(Note: This is based on one of the prompts from Robert S. Kaplan’s book What You’re Really Meant to Do.)
It’s not in my nature to ask for help. In fact, it’s kind of a core tenet of my personality that doing so is a sign of weakness, confirmation that I’m in over my head and unqualified for whatever it is I’m doing at the moment. I’ve worked to overcome this in the last few years and am much better about it, but I’d be lying if I claimed I didn’t feel a slight twinge when doing so.
It would be hard to count the number of times in my career, much less my life, I should have swallowed my pride and asked for help or advice from someone in a position to offer either. There are times I did so and there are countless times I didn’t, most of those followed shortly by a feeling of wishing I had.
Much of the time things work out fine. I’ve always been a firm believer in the Jim Rockford approach, which is that a clipboard and a confident attitude will get you in the door most of the time. You bluster your way into and through a situation and it all tends to work out in the end. Sometimes…not so much, but those are learning opportunities, right?
For me it’s come down to a matter of perception. It’s not that I want to be seen as stubborn and unwilling to learn; It’s that I want to be seen as self-sufficient and capable. Asking for help, in my mind, signals the exact opposite.
All that being said, the last year and a half has been an exercise in getting more comfortable in asking for help and counsel. Many friends have come through for me in big ways, whether asked or not and even if it’s just in providing a lead, even if it doesn’t go anywhere. Hell, most of my career has been because friends helped me out. And I’ve likely gone overboard in thanking them for it because the voice in the back of my head says I’m not worthy of such generosity and support. The same can be said of family, who I’ve had to turn to time and again for advice or help.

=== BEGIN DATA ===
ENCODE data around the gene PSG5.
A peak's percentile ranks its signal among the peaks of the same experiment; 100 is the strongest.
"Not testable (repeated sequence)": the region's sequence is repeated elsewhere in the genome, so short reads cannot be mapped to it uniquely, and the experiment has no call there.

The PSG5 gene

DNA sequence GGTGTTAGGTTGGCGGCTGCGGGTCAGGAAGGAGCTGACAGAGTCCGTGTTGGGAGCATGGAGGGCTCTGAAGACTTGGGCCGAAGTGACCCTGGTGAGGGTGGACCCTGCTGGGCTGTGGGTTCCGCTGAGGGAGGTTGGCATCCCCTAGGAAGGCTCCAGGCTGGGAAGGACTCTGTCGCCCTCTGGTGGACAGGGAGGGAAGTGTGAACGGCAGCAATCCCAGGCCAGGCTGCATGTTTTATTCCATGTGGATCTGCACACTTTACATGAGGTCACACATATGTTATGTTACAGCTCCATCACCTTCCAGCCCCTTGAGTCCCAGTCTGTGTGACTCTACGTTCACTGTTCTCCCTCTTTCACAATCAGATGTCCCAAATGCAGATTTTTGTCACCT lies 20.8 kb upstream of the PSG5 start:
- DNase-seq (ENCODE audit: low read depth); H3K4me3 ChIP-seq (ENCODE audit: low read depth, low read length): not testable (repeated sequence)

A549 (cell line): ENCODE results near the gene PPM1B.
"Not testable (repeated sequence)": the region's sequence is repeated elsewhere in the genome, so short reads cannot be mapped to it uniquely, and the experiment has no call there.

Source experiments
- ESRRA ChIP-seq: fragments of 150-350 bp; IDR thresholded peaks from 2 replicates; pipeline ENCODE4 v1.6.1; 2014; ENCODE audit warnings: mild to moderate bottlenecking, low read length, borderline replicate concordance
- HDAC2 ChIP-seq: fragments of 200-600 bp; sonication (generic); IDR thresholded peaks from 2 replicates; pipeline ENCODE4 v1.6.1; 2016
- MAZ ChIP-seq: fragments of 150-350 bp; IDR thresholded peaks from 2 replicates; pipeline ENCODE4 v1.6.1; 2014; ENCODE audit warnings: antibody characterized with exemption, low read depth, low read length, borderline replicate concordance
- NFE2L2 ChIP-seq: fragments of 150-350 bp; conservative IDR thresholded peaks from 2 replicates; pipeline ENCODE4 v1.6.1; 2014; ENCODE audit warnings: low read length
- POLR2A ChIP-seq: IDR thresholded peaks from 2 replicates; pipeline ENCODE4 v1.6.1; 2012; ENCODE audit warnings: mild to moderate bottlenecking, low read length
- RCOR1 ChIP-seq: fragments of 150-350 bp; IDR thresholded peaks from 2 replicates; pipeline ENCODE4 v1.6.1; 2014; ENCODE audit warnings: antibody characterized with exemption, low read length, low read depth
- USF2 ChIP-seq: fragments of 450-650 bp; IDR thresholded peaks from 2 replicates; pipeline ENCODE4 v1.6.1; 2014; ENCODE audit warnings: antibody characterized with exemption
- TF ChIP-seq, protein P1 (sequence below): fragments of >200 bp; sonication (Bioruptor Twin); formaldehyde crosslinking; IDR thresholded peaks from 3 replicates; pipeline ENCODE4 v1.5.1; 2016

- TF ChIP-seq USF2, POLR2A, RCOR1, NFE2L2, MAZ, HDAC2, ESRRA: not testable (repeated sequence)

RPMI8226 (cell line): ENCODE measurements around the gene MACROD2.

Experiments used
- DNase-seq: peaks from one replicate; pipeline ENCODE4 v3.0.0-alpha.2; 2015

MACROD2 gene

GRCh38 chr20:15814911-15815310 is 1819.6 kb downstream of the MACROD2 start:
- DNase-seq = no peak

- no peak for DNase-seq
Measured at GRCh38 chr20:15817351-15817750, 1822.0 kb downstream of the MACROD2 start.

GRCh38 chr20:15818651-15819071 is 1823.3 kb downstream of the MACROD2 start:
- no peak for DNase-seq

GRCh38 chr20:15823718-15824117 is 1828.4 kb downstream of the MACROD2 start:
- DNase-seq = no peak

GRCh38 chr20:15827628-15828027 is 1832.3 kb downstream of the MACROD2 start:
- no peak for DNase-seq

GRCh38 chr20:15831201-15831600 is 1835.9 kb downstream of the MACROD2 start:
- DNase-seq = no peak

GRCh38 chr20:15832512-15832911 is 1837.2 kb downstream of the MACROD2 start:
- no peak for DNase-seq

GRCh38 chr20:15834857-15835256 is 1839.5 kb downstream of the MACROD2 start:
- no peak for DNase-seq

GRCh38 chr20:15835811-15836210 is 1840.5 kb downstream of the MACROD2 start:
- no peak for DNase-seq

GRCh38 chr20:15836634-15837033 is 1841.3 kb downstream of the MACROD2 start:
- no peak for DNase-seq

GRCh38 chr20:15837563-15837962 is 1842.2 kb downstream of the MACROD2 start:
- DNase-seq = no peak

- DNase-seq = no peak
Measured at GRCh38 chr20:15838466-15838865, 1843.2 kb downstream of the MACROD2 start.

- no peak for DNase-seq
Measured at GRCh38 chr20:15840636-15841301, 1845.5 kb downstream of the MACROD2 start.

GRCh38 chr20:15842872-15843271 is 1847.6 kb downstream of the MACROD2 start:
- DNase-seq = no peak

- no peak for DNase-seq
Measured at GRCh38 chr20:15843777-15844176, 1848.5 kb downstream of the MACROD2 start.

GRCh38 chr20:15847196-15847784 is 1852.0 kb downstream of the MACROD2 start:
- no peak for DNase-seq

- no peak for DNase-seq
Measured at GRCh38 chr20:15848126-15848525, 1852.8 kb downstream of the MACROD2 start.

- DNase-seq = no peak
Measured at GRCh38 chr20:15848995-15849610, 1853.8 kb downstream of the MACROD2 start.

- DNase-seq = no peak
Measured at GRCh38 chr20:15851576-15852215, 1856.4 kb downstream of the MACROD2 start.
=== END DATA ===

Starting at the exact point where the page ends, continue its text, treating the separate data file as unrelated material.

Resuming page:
I’m the first to admit that if I’d been more comfortable asking for help and advice over the course of my career – and life in general – I might be in a different position than I am right now. Guidance might have been offered that would have steered my path in a different direction. But I didn’t, so I’ll never know. I’m just going to have to deal with that.
Asking for help – really asking, with clear requests and no self-esteem issues clouding those petitions with endless caveats – is something I’ve had to get pretty good at. It’s still something I’m not totally comfortable with but I’m making progress in growing.
Chris Thilk is a freelance writer and content strategist who lives in the Chicago suburbs.